-There are those who think the election of Barack Obama is the most wonderful thing to happen in the history of this nation. And of course, as with most things political and racial, there are those who think the opposite. But there can be no arguing however, that in simply historic terms, election day 2008 has provided a truly amazing occurence. This writer found himself shedding a tear while watching President-elect Obama's victory speech because of the sheer magnitude of the moment. Striking too, as one who lived through all of the racial animosity of the 60's, was to hear a black man extoll the virtues of this country and speak so eloquently about his love for it. To all of us, but in particular our minority citizenry, 11/4/08 will always be a very special day. There has never before been a man of proven and admitted African bloodlines as President-elect of the United States. There can be no doubt about it being a landmark in our country's timeline.
Some questions and thoughts:
-Who can claim credit? That an African-American was elected to the presidency forty-some years after the Civil Rights Act of 1964 is remarkable in itself. Just who got this ball rolling? Clearly, you have to trace it back to the courageous and noble people who, in service to the nation, saw no reason why one man should have inherent superiority, or indeed ownership, over another...said so, and acted upon those convictions. Just as obviously, the leaders of the civil rights movement of the sixties and beyond receive credit for calling attention to the plight of minorities in a media environment that was ready for the story. But, I also believe you can legitimately point to the sizeable segment of the population who heard the "N word" on a regular basis and had the courage to say.. "Not around me". The people who took minority friends in the face of outside pressure to not do so. I'm talking about the every-day man and woman who simply did the right thing when previous generations had not. These are people who now need to be released from the too easily-uttered label of racist... simply because of their whiteness. Because these were likely the first Americans to raise families in which respect and tolerance was the norm, not the exception. With young people playing such a large role in this election, it's obvious that the children and grandchildren of these people were instrumental in electing Senator Obama to the world's most important job. It's been a process. One that likely, as Mr. Obama said, could only happen in a country with a Constitutional framework such as ours.
-Will Obama's victory end the discussion about whether racism in this country prevents minority accomplishment..or exacerbate it? Many will likely say that Obama was successful in the face of the racist population's best efforts to defeat him. Others may say that he was accorded a "free pass" because of his partially-Caucasian background. Some will have the good sense to look beyond all that to the non-racial factors and say "Yes we can". But, the discussion of race relations, and all that goes with it, will likely be more prominent in our consciousness for a good long while.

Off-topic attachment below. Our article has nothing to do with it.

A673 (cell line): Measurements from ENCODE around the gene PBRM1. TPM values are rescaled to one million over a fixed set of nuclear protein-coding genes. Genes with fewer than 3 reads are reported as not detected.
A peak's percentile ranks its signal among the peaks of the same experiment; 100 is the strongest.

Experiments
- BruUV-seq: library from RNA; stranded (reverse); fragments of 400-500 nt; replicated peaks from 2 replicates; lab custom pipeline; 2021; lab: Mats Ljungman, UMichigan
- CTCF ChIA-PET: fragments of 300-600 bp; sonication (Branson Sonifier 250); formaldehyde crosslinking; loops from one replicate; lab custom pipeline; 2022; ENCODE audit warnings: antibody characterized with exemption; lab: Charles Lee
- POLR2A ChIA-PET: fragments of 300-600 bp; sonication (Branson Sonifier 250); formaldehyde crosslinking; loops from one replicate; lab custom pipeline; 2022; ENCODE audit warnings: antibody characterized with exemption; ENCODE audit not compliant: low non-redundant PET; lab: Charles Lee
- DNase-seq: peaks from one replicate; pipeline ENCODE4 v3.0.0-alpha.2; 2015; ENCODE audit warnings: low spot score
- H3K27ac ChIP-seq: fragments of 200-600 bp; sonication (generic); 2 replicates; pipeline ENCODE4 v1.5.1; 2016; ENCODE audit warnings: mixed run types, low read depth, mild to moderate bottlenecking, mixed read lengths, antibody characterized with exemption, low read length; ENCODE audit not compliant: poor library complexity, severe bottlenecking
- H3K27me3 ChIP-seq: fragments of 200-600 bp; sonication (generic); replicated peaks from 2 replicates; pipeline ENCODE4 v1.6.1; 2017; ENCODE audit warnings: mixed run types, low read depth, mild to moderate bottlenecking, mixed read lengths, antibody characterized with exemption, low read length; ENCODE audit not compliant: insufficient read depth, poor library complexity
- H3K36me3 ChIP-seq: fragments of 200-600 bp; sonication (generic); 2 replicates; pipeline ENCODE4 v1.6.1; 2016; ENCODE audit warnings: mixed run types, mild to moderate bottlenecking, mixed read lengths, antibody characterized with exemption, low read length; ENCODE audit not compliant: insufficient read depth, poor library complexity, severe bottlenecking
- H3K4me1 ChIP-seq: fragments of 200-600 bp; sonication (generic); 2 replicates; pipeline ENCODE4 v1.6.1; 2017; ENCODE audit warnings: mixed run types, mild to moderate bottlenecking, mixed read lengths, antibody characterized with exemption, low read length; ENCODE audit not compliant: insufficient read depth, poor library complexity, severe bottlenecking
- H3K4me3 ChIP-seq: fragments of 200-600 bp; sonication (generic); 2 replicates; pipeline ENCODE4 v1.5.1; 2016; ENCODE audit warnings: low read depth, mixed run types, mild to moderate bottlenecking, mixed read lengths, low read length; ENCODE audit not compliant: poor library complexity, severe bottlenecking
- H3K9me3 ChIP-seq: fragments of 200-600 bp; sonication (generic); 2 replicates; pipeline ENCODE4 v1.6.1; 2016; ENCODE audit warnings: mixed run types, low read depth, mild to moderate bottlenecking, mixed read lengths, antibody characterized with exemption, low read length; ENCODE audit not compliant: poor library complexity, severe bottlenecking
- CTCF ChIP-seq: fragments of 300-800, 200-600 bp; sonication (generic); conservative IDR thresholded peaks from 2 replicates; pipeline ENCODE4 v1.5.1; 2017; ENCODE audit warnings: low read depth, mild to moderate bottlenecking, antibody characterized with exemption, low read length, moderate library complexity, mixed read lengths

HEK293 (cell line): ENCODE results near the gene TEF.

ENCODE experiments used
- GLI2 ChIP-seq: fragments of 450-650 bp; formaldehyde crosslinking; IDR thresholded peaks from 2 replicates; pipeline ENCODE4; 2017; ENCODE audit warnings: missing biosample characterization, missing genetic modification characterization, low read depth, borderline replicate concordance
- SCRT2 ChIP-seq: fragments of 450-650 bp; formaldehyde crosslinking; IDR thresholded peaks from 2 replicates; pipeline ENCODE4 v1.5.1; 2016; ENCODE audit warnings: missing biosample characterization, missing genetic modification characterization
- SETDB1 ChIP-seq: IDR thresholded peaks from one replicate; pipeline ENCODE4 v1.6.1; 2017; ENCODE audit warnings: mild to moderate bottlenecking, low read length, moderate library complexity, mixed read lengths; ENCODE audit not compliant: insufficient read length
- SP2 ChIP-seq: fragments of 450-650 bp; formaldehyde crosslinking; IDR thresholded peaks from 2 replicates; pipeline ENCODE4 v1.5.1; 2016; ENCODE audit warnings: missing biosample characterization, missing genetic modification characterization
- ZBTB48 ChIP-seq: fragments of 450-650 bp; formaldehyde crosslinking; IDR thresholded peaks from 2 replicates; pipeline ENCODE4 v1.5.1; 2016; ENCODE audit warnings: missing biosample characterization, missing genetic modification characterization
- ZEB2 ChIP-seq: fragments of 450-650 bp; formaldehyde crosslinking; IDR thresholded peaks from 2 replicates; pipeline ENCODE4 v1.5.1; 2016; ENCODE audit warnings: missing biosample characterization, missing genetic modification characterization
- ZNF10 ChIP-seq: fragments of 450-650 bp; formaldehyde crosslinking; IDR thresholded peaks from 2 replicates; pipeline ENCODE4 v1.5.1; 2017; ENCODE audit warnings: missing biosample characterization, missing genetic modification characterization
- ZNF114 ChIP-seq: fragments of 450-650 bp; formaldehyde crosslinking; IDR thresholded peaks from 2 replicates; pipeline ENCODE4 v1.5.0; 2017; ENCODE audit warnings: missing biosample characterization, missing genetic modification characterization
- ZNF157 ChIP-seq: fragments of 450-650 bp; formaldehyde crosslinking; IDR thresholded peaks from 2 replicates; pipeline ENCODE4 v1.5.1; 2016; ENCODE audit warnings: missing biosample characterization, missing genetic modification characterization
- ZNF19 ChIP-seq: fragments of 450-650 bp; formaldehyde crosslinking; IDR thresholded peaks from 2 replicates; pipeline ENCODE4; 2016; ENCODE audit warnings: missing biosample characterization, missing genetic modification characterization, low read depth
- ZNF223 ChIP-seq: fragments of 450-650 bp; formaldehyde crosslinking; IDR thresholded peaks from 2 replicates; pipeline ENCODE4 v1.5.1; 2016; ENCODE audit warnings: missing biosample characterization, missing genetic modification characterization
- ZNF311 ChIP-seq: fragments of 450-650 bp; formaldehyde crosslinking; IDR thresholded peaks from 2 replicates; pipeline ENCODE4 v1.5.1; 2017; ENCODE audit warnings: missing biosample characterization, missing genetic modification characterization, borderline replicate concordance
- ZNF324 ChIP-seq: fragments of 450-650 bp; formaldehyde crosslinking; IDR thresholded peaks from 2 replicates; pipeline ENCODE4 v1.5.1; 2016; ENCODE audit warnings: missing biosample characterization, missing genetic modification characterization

-Will the election process now be reviewed? Many stood for hours in line to cast their ballot on Tuesday. This doesn't take rocket scientists to fix...does it? Can't we finally begin a national discussion...officially in congressional hearings...to amend the Constitution to bring the election process into the 21st century. Why not allow voting to take place for an entire weekend? Vote on days when most of the population wouldn't need to take off work, or miss some other obligation. Does the electoral college process still have merit? Can we use home computers in some way to vote? Should there be rules governing the media and how it reports election results? All of these questions, and more, should be addressed now that this election has brought a sizeable new population into the process.
-Will this election be viewed as the turning point in history that many believe it to be? President-elect Obama has already said that he didn't lose sleep over losing the election...he lost sleep over what happens if he won. The true test of the man is yet to come. Can he and his team accomplish what his speeches promised? Can he bring true bi-partisanship, and the drive to change, to Washington as he suggests? What can really be done by a President to fix the economy, foreign relations, our war efforts, the environment and many other overwhelming challenges? Does the Obama plan for the country and it's problems hold water? Starting in January, we'll all begin to find out if the election was historic from more than a race-relations standpoint. For the sake of all of us, I hope so.
-What will McCain's future hold? I thought Senator McCain's concession speech was the shining moment of his entire campaign. He seemed to be coached out of his true personality throughout most of it. In conceding his loss, he appeared to revert to the warm-hearted and sensitive American hero that we knew him to be. His words were spot-on and his approach was mindful of the love he has always professed for the United States. Does he now become a cabinet member in the Obama administration? Does he retire? Does he return to run for office again in a few years? Whatever the answer, he did himself, and our newly elected leader, proud with his final act of campaign '08.